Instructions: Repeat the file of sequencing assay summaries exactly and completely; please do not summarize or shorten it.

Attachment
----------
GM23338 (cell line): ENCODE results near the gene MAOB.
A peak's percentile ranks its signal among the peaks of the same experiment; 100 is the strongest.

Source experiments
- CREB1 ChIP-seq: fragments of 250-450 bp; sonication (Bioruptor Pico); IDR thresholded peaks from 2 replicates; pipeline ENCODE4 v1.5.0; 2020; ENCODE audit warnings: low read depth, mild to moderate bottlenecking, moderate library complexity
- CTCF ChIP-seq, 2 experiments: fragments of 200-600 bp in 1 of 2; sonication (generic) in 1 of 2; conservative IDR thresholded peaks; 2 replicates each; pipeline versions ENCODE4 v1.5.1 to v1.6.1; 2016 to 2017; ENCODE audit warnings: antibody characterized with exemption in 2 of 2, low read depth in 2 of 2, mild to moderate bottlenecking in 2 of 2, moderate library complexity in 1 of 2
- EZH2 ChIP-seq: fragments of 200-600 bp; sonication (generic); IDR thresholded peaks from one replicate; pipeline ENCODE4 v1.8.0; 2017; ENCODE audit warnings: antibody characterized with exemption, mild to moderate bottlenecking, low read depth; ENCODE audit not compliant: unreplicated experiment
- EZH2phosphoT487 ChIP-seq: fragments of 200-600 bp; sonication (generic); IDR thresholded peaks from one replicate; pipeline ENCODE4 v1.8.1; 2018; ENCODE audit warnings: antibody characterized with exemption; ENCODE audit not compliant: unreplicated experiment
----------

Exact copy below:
GM23338 (cell line): ENCODE results near the gene MAOB.
A peak's percentile ranks its signal among the peaks of the same experiment; 100 is the strongest.

Source experiments
- CREB1 ChIP-seq: fragments of 250-450 bp; sonication (Bioruptor Pico); IDR thresholded peaks from 2 replicates; pipeline ENCODE4 v1.5.0; 2020; ENCODE audit warnings: low read depth, mild to moderate bottlenecking, moderate library complexity
- CTCF ChIP-seq, 2 experiments: fragments of 200-600 bp in 1 of 2; sonication (generic) in 1 of 2; conservative IDR thresholded peaks; 2 replicates each; pipeline versions ENCODE4 v1.5.1 to v1.6.1; 2016 to 2017; ENCODE audit warnings: antibody characterized with exemption in 2 of 2, low read depth in 2 of 2, mild to moderate bottlenecking in 2 of 2, moderate library complexity in 1 of 2
- EZH2 ChIP-seq: fragments of 200-600 bp; sonication (generic); IDR thresholded peaks from one replicate; pipeline ENCODE4 v1.8.0; 2017; ENCODE audit warnings: antibody characterized with exemption, mild to moderate bottlenecking, low read depth; ENCODE audit not compliant: unreplicated experiment
- EZH2phosphoT487 ChIP-seq: fragments of 200-600 bp; sonication (generic); IDR thresholded peaks from one replicate; pipeline ENCODE4 v1.8.1; 2018; ENCODE audit warnings: antibody characterized with exemption; ENCODE audit not compliant: unreplicated experiment